U.S. President Donald Trump will pay more attention to his administration’s steel and aluminum tariffs on Canada and Mexico once his re-election campaign draws nearer, according to another former presidential candidate.

“I don’t think the president’s paying all that much attention to [tariffs on Canada and Mexico], but he will as we get closer to 2020, because this is really hurting his constituency, as it should,” former Vermont governor Howard Dean, who ran for the Democratic presidential nomination in 2004, told BNN Bloomberg in an interview on Thursday. 

“The farm states are really hurting. The tariffs are particularly damaging to a lot of manufacturers, but they’re really damaging to farmers who are now paying US$6,000 to US$8,000 more for tractors because of the steel and aluminum tariffs that Trump has put on Canada,” he added.

“This is a lose-lose for everybody, but Trump kinda likes losing, I guess.”

Trump’s 2016 election victory was largely propelled by the Rust Belt and several farming states in the U.S. Midwest, which gave him the necessary electoral college support despite losing the popular vote by a margin of almost three million votes.

Since taking office, however, Dean says Trump has significantly damaged his trading relationship with the U.S.’s closest allies, leaving many to worry about reparations.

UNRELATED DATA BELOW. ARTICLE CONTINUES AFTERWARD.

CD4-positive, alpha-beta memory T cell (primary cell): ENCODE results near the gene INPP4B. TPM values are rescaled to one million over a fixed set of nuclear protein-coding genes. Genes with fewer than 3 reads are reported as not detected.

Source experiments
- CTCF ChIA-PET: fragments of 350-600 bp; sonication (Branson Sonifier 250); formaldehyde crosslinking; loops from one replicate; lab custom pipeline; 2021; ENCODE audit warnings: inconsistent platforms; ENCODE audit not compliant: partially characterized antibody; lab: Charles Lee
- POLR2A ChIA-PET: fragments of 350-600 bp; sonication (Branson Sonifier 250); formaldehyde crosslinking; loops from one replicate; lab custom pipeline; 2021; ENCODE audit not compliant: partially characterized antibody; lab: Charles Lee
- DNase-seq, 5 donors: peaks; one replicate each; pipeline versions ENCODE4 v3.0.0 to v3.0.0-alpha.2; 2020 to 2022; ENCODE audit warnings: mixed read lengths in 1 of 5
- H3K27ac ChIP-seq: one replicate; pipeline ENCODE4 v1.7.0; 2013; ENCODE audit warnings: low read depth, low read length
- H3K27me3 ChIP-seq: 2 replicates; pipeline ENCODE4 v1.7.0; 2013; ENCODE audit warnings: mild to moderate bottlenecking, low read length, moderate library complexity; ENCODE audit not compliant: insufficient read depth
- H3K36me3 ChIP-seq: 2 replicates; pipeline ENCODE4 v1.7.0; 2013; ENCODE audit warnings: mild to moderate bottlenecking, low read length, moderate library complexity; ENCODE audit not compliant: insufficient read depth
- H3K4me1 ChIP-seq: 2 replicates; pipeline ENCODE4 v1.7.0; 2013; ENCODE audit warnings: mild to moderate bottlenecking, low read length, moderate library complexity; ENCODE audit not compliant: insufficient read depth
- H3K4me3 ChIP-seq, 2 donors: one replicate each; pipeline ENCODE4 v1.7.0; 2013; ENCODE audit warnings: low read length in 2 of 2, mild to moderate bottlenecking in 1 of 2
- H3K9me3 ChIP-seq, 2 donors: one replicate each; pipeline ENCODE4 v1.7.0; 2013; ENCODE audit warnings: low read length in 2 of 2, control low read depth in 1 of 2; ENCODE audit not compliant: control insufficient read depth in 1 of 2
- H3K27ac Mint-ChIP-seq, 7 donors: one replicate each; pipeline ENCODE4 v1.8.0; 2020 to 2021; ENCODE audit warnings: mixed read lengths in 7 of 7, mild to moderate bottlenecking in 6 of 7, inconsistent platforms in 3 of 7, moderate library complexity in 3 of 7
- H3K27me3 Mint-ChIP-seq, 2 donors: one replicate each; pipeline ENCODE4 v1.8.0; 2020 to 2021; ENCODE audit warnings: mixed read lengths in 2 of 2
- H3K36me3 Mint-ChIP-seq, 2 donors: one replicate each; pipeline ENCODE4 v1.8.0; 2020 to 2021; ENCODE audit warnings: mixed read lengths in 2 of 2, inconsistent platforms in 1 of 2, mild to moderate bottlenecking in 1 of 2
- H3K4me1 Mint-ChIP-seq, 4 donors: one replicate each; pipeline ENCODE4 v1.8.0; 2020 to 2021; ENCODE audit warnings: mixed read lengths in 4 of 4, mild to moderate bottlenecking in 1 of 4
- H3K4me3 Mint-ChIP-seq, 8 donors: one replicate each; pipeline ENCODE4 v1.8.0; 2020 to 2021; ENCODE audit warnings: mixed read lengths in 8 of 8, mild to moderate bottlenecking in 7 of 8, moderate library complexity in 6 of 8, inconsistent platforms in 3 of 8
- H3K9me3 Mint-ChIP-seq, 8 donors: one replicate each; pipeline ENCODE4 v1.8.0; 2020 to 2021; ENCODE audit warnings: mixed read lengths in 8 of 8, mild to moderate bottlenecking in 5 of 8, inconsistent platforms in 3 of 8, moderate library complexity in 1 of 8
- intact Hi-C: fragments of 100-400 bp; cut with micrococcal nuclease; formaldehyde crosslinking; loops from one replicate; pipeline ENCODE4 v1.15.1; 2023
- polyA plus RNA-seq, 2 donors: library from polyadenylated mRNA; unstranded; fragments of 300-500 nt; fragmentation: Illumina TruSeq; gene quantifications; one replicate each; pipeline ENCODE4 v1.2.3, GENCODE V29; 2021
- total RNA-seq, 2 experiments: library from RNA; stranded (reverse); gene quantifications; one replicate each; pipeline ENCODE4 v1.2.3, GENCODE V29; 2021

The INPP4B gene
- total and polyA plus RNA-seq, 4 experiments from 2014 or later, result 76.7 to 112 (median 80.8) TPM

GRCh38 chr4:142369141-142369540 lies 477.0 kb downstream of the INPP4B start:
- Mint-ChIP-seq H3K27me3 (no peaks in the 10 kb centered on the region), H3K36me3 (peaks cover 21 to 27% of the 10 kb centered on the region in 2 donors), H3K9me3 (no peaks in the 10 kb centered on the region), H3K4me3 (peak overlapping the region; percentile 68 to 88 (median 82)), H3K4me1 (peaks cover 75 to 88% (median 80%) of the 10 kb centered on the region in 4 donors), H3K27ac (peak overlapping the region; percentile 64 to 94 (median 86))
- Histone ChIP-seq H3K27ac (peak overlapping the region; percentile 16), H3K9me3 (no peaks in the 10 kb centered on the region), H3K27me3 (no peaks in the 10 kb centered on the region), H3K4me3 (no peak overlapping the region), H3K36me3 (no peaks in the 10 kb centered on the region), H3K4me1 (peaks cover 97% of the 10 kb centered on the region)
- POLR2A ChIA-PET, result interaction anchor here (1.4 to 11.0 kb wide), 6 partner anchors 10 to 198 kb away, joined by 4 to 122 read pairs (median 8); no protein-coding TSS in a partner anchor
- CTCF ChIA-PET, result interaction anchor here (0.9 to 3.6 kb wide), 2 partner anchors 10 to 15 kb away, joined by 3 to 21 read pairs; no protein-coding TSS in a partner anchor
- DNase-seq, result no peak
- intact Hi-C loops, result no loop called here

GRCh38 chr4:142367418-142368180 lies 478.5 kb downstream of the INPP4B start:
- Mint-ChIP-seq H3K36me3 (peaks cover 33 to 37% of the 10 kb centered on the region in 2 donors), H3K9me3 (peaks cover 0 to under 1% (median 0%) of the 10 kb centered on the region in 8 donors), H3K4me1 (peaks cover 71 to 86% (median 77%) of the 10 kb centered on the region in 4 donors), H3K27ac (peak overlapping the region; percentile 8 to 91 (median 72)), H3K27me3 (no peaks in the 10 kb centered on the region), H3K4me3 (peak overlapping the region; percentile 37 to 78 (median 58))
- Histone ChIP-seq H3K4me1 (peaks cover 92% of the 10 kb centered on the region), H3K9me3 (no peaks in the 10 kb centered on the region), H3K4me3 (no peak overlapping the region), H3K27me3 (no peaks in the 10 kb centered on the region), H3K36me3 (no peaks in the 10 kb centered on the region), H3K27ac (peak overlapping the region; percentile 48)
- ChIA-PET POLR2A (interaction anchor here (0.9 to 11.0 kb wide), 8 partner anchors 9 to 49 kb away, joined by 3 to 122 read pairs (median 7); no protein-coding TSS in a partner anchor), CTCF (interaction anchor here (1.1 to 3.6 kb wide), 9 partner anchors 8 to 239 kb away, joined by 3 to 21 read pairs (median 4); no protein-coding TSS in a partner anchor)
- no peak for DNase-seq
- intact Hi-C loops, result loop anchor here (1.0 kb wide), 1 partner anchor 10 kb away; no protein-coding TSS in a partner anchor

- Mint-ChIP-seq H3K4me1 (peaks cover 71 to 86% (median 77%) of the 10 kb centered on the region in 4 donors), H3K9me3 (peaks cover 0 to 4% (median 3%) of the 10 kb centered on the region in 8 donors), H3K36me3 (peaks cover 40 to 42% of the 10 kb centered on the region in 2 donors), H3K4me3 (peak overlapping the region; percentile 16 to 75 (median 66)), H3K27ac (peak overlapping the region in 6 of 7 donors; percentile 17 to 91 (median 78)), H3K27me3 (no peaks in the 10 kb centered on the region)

“The Trump administration has, shall we say, wreaked some amount of havoc on our trading relationships with these partners,” said Dean, who is currently in Washington D.C. participating in an industry event called, “Prospects for USMCA Ratification”.

“We are trying to figure out how to put it back together again, because these are incredibly important economic and defence alliances for us.”

Dean wouldn’t comment on when the tariffs would get dropped but expressed doubt that Canada or Mexico would sign off on the re-worked NAFTA accord without that happening.

“It’s not clear at all that the Canadians or the Mexicans will ratify this without taking off the tariffs first,” he said. “To put national defence tariffs on two of our most important trading and economic partners is just stupidity and it’s dishonest.”

Dean did, however, make one bold prediction when asked later about whether he saw the U.S. legalizing recreational marijuana.

“We can be backwards in terms of our social views, but we’re going to catch up with the rest of the world,” said Dean, who also sits on Tilray Inc.’s international advisory committee.  “I think that will happen in 2021 when we have a new president.”